Anyone who has traveled long distances in a car with a young child is familiar with the following question: Are we there yet? I have to admit my young daughter was a great passenger. When she was about five years old, we drove all the way from Massachusetts to Virginia in one day to visit my mother-in-law who lived in Williamsburg. Sara, my daughter, sat in the back seat with her favorite stuffed animals, a package of tasty snacks and juice boxes, some books, and her pillow. She was quiet and didn't get impatient during our long journey, didn't seem to mind spending so much time strapped into the backseat of our car as it droned down the highway. I think maybe riding in the car put her in a state akin to that of a person while meditating. Only once or twice do I recall her asking us if we were there yet.
When I read R. Virgil Ellis’s poem, it brought to mind all the trips my husband and I took with Sara when she was little—trips to Virginia and Maryland…to Maine and Vermont. I have such fond memories of those times.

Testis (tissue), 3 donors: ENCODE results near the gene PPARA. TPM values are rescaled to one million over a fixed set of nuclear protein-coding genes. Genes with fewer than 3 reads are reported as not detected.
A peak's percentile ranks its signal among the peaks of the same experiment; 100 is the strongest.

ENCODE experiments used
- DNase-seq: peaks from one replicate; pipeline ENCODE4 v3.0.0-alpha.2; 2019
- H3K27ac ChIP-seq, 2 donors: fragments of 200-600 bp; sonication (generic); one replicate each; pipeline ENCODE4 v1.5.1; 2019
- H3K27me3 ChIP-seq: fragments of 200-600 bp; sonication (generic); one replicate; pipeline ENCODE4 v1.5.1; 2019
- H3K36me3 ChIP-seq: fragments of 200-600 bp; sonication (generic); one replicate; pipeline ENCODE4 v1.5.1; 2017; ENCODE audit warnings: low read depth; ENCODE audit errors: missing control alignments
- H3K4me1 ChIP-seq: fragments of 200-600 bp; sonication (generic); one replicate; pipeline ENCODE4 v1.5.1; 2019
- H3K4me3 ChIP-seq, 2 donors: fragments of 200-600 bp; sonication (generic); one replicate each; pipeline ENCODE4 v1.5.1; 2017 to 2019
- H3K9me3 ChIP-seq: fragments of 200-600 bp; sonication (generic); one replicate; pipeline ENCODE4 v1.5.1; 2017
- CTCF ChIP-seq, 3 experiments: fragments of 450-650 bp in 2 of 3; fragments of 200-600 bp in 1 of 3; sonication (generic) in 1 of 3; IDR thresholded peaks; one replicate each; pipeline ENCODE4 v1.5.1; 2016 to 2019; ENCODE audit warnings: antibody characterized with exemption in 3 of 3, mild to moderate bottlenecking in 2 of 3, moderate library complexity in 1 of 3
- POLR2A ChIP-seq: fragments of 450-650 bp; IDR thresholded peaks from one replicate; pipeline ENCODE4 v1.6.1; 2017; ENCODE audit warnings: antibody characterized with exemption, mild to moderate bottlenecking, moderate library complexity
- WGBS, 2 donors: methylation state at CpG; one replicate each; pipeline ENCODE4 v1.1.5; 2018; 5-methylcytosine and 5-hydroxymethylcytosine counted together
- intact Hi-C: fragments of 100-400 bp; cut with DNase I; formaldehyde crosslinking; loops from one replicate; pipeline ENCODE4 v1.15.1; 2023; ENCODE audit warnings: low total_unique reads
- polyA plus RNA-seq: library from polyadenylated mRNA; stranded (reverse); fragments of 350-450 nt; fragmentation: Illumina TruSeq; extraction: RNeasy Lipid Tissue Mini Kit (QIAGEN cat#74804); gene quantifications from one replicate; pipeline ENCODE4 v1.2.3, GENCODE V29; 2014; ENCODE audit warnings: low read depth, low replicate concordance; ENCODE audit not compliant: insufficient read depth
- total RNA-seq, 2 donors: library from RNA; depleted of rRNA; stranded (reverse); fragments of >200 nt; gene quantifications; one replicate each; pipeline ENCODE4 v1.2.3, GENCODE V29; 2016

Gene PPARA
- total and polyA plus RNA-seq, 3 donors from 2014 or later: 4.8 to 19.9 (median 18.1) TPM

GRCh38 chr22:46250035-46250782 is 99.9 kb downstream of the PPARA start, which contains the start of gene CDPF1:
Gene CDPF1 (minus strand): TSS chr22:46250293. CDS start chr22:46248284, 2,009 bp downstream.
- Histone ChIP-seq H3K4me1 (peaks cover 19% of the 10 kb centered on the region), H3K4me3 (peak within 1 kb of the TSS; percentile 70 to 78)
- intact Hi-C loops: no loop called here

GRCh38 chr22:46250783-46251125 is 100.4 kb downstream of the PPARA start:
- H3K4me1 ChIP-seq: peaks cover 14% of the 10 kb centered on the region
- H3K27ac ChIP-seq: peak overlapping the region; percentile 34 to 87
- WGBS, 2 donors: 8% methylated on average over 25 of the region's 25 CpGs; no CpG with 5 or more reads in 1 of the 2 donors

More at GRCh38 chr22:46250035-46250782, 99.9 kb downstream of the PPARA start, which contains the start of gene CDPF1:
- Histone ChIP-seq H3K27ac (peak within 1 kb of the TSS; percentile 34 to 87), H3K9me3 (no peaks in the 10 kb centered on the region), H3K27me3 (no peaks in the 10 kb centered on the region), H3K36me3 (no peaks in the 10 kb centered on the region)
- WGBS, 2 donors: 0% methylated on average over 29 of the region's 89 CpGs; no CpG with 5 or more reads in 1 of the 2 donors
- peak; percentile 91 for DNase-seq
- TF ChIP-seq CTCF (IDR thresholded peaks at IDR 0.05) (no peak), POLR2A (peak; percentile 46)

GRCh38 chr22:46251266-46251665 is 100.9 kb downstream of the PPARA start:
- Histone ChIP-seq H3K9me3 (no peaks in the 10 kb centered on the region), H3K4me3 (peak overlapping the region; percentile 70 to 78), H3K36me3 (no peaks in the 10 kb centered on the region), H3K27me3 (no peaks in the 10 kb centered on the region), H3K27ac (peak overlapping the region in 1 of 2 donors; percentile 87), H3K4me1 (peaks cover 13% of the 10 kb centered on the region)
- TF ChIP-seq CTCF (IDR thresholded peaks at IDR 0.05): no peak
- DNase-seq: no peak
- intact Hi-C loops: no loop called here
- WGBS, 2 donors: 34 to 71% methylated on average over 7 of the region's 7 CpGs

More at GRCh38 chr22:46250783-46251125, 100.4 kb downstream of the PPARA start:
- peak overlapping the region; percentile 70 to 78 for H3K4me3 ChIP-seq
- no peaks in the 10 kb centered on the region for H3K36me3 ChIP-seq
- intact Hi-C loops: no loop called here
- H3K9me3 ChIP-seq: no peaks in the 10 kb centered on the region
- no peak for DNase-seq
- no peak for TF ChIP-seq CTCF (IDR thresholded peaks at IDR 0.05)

So here’s to poetry and to long car trips and to memories of happy times spent traveling with our kids.
Are We There Yet
by R. Virgil Ellis
you'd say, tired of our prompting
to see the world as you should:
train-thunder as we go under a trestle,
smiling face painted on a barn.
You'd even get bored looking for signs
that had the rare q, x, or z.
Are we there yet?
So we gave up telling you the miles
and just said, we're closer, getting closer…
You can read the rest of the poem here at The Writers’ Almanac with Garrison Keillor.
I have a post about Poetry and Art at Wild Rose Reader today.
Today's Poetry Friday Roundup is at Mentor Texts, Read Alouds & More.